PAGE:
Business and community - a marriage or a fling?

Microsoft profits from community partnerships. So do Australian companies like Stockland, AMP, NAB and Westpac. Does this sit well with you?

If you have a skerrick of social conscience in your body, then the idea of business profiting from community partnerships may get your back up. On the other hand, if you yearn for business to really care about the community and help make a sustained and positive impact, then I’d argue that it needs to profit from doing so.

To make the case, let’s look at the three basic types of business and community interactions in turn, and consider their motivations and benefits:

1. Corporate philanthropy

I’m talking about business strategies and actions, and not the actions of foundations that sit alongside major companies.

To give is a good thing, and for businesses to donate money is fine. The problem with this form of giving is that both sides may be missing out on opportunities to drive their dollar further, and fall short in terms of potential impact.

The community group in question gets a windfall gain. The business distributes some of its surplus funds and shares the joy. It may be motivated by the need to ease its collective conscience, by altruism or the need to stroke the ego of its owners or executives.

This is type of relationship is beneficial to both sides, but is akin to a casual fling.

2. Corporate social responsibility

The problem with corporate social responsibility is that no one has really nailed down what it means, as it means quite different things to different people. It tends to refer to transactions, such as supporting certain causes with goods or services or events such as corporate volunteering days.

Again, no one would say this is a bad thing. The motivations for business are usually based on maintaining a licence to operate. In other words, doing enough to be considered a good corporate citizen.

At its worst, it is a mechanism to get a photo of the company helping happy, smiling disadvantaged people on the front cover of the annual report; and business can be condescending in its approach to community-based organisations, expecting them to drop everything to cater for the firm’s volunteering needs or kiss their feet for the opportunity to talk to their executives.

The outcomes of CSR are quite variable for community groups and uncertain for the businesses that engage in it. If the outcomes for business are not linked to profitability, it can fall away easily when there’s a change of management or the economy turns down.

This is more than a casual fling, but not the basis for marriage.

That is not to say that CSR initiatives are a waste of time, they provide a great entry point into the exploration of more meaningful relationships.

3. Shared value

Going back to Microsoft: several years ago it partnered with the peak body for US community colleges to fund a $50m, five year initiative, designed to help standardise the IT curricula, upgrade technology and improve teacher development.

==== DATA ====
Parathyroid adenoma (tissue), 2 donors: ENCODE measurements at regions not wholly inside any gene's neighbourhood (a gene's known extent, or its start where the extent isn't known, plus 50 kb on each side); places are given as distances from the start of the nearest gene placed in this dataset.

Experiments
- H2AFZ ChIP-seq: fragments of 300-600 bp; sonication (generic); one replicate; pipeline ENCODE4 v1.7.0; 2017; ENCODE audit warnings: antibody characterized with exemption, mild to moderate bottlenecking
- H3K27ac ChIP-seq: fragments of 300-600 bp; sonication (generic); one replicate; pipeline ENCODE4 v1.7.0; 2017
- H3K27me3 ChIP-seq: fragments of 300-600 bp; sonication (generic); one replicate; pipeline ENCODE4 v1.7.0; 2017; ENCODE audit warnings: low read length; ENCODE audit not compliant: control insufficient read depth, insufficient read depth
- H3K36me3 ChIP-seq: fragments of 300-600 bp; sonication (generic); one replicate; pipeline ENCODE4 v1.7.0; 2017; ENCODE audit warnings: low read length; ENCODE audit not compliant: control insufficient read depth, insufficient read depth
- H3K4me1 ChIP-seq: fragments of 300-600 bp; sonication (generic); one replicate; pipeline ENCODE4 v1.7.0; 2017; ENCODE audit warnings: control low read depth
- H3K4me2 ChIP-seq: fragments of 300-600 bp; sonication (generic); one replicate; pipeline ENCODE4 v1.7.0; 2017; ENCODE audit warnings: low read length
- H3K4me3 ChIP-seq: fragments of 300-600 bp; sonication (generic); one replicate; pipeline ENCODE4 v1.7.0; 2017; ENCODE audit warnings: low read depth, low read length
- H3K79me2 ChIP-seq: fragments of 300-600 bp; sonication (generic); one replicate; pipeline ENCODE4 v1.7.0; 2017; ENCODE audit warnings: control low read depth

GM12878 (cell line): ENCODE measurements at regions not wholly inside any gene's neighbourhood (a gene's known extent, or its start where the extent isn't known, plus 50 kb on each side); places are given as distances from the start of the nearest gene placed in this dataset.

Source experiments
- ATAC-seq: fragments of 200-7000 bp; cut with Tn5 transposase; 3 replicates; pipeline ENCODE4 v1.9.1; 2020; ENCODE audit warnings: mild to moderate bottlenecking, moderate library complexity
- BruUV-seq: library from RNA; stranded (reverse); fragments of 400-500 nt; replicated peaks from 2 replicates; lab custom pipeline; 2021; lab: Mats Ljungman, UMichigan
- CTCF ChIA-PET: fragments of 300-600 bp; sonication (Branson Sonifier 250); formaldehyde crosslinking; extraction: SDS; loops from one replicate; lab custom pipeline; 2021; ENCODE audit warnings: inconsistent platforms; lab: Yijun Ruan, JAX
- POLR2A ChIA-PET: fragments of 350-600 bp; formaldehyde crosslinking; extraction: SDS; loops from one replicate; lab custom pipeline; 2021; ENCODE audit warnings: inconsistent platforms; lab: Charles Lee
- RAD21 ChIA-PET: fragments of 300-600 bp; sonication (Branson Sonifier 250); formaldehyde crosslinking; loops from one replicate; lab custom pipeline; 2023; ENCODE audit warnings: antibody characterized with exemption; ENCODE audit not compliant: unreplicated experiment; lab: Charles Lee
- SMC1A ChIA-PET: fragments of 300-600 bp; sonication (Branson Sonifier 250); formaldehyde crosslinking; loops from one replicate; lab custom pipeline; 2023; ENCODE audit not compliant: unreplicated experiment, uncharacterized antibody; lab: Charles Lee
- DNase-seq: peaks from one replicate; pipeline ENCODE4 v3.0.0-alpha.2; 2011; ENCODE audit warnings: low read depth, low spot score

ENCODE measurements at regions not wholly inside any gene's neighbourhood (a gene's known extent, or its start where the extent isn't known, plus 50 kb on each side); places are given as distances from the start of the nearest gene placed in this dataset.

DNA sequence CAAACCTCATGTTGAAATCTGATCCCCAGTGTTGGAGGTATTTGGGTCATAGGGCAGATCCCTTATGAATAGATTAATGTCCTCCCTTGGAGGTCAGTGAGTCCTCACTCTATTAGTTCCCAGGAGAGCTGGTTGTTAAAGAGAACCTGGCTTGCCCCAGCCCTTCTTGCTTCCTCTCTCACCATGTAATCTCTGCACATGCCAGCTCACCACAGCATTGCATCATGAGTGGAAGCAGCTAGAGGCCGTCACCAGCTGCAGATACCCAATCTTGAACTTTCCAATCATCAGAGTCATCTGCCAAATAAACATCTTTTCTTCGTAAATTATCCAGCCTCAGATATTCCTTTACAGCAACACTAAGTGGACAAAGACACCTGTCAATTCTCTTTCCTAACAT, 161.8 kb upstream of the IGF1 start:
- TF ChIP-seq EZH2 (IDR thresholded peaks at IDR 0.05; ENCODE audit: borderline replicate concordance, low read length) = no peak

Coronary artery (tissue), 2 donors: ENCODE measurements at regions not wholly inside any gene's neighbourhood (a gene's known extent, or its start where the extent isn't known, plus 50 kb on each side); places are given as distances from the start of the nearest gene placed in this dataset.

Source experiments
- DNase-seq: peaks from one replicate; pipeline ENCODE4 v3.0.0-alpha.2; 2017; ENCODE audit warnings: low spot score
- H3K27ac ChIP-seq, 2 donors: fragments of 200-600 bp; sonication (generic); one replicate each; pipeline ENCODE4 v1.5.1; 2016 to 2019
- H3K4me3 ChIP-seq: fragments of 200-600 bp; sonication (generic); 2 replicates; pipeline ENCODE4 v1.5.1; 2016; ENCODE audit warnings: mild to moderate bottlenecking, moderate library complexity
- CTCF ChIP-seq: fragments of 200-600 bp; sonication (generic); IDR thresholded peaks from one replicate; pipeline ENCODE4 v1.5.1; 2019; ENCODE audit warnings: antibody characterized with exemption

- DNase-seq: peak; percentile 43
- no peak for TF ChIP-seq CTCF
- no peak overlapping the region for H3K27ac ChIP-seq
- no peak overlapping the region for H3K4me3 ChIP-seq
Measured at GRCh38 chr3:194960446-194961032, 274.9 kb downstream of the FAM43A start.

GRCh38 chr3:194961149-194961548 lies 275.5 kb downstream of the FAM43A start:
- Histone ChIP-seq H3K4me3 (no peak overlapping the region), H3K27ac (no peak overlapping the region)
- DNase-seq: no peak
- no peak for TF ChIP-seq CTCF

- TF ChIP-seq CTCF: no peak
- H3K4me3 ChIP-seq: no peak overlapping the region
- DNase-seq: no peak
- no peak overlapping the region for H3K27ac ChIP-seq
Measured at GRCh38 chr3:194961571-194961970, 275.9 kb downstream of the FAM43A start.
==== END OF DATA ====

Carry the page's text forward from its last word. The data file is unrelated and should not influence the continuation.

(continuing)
It didn’t do it for the sake of being good.

Microsoft, at the time, was seeing the growth for its own products constrained by a lack of sufficiently trained IT graduates. Given that community college network accounts for 45% of under-graduates – it saw an opportunity to develop the capacity of the labour market to help it fulfil its own objectives.

Some may see it as a form of exploitation. Alternatively, we could see it as the creation of an integrated relationship, more commonly referred to as "shared value”. The business benefits in a financial way (market development, staff engagement) and the community has access to better training and education resources.

The beauty of this type of relationship is that there is mutual value created. If it is done well, it becomes reinforcing over time and more immune to management changes and economic downturns.

A successful marriage is based on many things, such as trust, respect and mutuality, and this is the goal of the shared value approach.

Should business profit?

No one is going to forcing community groups into partnerships without their consent. However, if improved profitability is going to drive the creation of more partnerships and sustain them for longer, then they should be very interested, especially when they are locked in a never-ending cycle of resource constraints.

Provided the partnerships in question are balanced and delivering appropriate benefits to the parties involved, they are a powerful way of levering social impact.

Phil Preston is an independent practitioner who helps organisations find innovative solutions to performance issues. He can be contacted on phil@philpreston.co .

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